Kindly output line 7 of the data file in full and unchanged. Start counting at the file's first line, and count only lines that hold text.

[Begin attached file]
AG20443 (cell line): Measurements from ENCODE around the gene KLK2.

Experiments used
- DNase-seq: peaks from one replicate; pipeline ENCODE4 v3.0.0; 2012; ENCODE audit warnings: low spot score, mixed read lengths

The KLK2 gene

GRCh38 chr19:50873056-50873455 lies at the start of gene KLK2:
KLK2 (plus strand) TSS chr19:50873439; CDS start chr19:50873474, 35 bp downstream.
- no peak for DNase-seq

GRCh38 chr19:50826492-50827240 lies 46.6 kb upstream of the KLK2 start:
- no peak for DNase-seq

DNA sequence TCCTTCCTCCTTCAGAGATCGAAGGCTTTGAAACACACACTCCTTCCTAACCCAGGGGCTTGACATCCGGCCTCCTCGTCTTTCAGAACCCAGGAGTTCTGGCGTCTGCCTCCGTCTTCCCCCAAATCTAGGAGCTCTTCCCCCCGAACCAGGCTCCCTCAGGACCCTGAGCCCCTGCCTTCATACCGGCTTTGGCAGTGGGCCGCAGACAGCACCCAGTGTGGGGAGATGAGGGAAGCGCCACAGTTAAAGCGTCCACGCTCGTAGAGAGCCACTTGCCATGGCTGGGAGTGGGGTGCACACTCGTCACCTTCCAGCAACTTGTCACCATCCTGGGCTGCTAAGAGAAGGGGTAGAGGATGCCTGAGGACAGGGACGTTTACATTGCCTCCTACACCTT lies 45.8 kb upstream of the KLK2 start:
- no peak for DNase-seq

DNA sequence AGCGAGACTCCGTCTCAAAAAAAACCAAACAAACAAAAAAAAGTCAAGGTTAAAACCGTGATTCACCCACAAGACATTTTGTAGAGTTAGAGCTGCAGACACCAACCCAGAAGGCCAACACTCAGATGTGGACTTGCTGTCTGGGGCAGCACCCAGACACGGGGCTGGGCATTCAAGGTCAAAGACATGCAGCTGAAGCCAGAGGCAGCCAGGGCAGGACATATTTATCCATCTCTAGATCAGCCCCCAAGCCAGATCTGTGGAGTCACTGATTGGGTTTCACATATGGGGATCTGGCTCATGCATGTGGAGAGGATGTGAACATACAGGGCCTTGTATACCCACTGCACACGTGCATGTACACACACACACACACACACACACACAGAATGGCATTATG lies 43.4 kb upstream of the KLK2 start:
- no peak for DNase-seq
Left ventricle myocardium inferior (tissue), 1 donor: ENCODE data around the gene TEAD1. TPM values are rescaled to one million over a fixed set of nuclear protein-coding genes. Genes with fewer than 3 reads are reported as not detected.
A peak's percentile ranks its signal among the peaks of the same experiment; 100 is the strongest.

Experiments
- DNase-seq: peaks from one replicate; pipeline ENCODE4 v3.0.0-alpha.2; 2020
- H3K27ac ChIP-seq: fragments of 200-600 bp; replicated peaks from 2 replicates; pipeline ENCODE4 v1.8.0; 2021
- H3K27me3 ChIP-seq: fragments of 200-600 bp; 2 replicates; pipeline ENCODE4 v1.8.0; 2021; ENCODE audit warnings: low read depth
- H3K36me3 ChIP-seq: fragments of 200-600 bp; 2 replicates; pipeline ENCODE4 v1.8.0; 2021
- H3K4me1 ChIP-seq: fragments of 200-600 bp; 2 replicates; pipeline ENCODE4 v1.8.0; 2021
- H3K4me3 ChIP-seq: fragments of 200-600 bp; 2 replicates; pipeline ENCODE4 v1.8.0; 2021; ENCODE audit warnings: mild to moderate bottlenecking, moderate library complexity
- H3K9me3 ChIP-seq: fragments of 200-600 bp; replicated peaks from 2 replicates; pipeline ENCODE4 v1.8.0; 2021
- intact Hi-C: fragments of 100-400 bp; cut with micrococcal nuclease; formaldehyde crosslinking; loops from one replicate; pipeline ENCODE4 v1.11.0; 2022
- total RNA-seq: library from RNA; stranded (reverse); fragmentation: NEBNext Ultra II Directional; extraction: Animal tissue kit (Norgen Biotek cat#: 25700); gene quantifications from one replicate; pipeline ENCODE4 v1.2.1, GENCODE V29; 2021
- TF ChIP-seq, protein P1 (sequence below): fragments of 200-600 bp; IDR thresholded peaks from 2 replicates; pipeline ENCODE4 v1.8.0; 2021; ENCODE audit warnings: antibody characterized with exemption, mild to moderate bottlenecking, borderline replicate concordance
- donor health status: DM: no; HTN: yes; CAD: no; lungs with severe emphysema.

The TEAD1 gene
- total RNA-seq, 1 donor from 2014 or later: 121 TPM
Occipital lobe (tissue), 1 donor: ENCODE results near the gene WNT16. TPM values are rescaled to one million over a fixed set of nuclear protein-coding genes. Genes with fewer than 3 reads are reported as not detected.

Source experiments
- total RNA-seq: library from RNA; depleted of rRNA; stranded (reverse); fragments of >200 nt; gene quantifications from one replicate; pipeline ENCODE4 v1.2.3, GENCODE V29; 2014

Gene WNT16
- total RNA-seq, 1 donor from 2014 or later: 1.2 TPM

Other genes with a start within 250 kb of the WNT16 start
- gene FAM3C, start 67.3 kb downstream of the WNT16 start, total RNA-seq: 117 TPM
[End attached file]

- no peak for DNase-seq